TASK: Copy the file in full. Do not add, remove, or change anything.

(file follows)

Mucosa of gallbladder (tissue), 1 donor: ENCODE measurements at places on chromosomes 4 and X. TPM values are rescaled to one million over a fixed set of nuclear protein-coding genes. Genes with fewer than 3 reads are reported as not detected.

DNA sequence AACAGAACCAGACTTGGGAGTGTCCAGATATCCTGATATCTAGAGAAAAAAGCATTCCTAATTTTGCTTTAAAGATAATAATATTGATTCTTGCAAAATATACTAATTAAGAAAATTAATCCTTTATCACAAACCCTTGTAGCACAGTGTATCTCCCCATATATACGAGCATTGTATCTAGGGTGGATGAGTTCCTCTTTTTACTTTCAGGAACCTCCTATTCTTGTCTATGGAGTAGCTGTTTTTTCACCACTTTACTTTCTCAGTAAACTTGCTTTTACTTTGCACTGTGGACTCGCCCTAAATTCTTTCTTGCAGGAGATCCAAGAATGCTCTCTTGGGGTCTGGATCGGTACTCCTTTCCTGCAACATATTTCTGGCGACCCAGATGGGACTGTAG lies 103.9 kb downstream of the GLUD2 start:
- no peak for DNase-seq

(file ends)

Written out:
Mucosa of gallbladder (tissue), 1 donor: ENCODE measurements at places on chromosomes 4 and X. TPM values are rescaled to one million over a fixed set of nuclear protein-coding genes. Genes with fewer than 3 reads are reported as not detected.

DNA sequence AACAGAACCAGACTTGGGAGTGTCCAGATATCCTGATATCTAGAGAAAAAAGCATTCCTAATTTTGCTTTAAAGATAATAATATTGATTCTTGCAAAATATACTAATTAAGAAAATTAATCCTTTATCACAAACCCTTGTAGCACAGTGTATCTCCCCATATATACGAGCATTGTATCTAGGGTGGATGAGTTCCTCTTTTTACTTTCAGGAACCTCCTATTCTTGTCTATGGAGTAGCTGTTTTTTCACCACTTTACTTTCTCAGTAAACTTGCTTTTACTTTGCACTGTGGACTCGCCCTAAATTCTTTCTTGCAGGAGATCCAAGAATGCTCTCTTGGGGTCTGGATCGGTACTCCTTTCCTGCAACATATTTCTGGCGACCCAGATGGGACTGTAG lies 103.9 kb downstream of the GLUD2 start:
- no peak for DNase-seq